On 15 June, the UK government published a response to its consultation on introducing a requirement to include a “digital imprint” (i.e. the name and address of the promoter of the ad) on online political ads.
Currently, requirements to disclose the name and address of the promoter of the ad only apply to printed election ads (not online ads). However, in 2019, the UK government committed to introducing disclosure requirements for digital election and referendum ads, and in 2020 they launched a consultation on how the new requirements should work in practice. The results of that consultation have now been published.
The consultation response highlights that under the new regime:
- All paid for electronic material will require an imprint, regardless of who promoted it. This includes electronic material that could reasonably be regarded as seeking to influence any section of the public to give support to, or withhold support from, a registered political party, holder of elected office, candidate or future candidate, or the holding of, or particular outcome in, a referendum in at least a part of the UK.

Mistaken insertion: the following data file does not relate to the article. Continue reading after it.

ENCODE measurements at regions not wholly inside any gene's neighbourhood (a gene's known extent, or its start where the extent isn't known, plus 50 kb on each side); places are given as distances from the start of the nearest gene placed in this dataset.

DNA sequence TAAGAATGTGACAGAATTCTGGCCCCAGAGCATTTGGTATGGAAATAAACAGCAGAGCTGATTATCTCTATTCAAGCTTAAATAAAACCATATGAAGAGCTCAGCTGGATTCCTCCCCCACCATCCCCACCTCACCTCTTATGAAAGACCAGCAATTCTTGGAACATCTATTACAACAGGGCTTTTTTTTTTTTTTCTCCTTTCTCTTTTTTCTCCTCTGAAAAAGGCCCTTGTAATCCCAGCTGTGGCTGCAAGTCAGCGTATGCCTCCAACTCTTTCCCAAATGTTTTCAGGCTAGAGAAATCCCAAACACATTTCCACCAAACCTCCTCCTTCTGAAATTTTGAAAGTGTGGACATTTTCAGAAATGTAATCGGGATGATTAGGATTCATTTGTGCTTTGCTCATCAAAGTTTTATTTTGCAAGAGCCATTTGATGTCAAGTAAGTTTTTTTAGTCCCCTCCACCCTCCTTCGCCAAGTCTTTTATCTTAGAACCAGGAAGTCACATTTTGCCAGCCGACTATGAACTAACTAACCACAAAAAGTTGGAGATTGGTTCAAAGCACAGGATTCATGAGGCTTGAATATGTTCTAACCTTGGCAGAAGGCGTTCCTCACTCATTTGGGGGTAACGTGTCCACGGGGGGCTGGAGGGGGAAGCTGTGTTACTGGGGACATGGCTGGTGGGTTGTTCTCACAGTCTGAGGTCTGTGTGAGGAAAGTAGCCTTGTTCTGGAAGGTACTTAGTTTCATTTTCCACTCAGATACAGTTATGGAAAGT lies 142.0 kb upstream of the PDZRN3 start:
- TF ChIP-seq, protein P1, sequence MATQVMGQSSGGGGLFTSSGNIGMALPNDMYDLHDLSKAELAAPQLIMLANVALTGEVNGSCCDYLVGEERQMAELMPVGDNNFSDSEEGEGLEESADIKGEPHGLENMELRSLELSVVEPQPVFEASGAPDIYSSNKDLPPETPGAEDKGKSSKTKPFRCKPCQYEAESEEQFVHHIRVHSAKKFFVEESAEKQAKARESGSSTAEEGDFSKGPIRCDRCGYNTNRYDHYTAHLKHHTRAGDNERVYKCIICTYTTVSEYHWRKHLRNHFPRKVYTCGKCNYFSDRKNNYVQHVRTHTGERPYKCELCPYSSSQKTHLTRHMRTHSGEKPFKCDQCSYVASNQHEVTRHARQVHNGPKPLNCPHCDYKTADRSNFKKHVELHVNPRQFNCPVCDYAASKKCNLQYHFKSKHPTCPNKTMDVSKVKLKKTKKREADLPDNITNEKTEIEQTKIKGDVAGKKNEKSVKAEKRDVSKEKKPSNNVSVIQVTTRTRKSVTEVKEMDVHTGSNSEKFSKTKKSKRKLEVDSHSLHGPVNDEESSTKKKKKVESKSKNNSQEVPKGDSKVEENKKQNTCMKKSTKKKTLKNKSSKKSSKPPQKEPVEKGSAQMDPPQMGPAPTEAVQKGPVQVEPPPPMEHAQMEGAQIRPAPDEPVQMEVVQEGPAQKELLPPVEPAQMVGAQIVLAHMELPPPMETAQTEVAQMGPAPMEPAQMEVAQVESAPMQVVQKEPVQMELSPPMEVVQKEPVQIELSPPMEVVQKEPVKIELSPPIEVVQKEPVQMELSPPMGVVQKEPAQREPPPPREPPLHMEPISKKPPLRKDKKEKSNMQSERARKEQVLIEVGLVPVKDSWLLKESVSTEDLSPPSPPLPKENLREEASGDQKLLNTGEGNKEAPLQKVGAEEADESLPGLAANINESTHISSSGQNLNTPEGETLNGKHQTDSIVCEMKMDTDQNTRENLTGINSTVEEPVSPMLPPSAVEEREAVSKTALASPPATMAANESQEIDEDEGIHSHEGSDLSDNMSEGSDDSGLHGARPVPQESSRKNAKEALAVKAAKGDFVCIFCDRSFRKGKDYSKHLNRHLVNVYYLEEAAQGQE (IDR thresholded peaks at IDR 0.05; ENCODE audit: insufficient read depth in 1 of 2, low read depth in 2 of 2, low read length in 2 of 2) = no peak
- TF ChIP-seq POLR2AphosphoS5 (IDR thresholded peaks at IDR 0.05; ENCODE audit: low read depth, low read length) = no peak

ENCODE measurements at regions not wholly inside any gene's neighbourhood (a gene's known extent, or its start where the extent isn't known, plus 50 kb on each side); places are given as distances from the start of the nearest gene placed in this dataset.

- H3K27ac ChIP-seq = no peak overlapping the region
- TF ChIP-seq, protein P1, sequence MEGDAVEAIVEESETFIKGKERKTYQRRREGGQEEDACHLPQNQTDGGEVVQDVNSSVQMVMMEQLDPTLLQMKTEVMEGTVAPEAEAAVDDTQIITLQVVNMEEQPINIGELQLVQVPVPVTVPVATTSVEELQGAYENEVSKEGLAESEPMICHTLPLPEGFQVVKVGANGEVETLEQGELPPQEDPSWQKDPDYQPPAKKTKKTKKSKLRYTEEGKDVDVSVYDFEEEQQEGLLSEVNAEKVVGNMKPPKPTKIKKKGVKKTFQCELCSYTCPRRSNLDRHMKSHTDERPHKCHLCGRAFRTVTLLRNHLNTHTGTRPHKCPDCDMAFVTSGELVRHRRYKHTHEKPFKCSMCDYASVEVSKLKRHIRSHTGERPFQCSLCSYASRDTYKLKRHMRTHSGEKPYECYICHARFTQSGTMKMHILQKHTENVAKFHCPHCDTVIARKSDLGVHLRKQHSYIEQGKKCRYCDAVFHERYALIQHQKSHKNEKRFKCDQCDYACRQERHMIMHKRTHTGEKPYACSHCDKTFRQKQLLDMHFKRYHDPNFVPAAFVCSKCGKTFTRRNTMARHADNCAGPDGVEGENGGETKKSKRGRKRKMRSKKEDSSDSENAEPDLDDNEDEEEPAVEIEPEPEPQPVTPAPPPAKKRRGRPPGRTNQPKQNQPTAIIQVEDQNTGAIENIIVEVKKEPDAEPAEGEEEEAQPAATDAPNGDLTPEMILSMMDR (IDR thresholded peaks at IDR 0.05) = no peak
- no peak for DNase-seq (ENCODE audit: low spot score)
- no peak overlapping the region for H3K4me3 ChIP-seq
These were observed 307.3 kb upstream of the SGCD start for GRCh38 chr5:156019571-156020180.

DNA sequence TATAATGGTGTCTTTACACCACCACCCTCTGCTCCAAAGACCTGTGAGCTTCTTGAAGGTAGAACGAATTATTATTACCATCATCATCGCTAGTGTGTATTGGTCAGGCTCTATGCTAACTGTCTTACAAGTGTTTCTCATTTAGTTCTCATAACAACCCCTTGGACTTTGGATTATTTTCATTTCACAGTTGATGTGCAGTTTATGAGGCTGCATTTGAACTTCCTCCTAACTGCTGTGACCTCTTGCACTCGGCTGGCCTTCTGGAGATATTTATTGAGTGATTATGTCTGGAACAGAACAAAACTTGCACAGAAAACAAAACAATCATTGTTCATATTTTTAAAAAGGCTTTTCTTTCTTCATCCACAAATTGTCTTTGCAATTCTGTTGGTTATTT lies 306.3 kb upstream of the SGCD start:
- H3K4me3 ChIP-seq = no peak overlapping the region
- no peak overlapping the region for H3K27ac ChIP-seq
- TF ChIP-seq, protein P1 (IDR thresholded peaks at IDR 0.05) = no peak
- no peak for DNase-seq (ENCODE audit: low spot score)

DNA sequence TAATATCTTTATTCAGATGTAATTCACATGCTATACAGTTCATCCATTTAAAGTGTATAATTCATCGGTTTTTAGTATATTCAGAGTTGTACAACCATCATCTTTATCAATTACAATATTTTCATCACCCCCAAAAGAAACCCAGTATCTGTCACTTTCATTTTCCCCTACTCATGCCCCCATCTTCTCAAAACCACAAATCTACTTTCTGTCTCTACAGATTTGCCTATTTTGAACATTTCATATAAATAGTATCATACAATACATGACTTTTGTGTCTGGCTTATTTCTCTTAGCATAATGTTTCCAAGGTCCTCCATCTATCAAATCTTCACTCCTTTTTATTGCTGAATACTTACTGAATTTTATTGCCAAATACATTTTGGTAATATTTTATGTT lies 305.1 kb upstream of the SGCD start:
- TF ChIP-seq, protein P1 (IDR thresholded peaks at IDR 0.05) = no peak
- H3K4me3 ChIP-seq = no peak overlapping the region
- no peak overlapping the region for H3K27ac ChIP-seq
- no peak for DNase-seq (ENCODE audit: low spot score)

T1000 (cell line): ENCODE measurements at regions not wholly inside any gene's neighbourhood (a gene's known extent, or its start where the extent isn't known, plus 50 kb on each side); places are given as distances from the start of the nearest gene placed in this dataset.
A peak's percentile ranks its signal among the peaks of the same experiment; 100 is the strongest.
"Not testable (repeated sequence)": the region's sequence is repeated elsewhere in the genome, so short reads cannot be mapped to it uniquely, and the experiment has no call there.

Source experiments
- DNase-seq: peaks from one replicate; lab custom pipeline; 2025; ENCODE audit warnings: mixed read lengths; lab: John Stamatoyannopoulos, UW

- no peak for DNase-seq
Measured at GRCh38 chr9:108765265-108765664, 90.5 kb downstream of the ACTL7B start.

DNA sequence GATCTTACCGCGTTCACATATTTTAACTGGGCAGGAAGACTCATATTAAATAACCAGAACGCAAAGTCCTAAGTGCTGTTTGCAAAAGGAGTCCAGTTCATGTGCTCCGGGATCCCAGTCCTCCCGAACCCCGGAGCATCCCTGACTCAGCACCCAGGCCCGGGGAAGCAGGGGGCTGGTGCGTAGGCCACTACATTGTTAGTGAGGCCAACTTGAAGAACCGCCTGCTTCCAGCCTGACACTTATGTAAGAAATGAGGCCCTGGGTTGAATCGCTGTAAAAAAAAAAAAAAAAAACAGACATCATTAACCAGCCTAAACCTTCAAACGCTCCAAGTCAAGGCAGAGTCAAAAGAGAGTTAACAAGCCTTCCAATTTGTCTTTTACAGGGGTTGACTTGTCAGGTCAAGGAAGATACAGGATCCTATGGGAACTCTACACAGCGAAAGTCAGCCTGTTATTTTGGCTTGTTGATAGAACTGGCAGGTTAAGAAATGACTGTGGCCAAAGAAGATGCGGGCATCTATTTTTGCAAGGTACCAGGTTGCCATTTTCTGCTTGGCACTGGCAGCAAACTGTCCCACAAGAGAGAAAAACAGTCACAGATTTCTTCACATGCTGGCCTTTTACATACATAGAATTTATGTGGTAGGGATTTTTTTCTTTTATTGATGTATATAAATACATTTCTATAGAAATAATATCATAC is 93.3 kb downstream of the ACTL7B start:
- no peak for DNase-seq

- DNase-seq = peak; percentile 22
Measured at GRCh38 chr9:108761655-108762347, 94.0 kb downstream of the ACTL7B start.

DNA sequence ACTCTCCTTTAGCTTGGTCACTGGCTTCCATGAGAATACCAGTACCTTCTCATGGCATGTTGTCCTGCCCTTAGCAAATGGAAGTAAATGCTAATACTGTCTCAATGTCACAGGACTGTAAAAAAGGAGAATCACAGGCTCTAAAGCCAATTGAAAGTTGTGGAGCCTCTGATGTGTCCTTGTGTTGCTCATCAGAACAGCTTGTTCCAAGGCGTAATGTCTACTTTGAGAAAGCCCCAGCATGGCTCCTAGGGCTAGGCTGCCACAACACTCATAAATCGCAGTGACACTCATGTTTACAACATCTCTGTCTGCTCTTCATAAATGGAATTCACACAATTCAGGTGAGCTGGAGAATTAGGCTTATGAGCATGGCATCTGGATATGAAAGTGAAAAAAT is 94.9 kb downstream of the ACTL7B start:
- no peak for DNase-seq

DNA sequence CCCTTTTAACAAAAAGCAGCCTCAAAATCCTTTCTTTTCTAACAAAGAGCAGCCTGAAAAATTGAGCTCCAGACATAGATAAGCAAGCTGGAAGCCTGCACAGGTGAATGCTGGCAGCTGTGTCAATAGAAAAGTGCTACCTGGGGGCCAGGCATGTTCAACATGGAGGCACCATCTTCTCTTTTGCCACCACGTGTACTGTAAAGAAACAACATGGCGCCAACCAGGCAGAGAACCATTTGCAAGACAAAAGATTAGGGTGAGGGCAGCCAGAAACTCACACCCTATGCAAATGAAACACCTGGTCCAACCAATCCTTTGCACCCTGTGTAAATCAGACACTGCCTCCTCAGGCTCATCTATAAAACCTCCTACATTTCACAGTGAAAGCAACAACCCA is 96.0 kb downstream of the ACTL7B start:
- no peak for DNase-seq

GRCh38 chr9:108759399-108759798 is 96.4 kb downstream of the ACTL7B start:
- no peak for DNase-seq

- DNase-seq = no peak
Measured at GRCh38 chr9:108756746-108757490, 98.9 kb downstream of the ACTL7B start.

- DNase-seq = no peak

- Specified political entities (including registered political parties, candidates, future candidates, recognised third-party campaigners, referendum campaigners, holders of elected office and recall petition campaigners),or anyone acting on their behalf, will also be required to include an imprint on other unpaid/organic electronic material if it can reasonably be regarded as digital election or referendum material.
- Only the promoter or person or organisation on behalf of whom the material is promoted will be legally responsible for ensuring that a digital imprint is included on the ad. Digital platforms will not be liable.
- The digital imprints regime will apply all year round, not just during specified campaign periods.
The digital imprints regime is expected to be introduced as part of the government’s proposed Electoral Integrity Bill.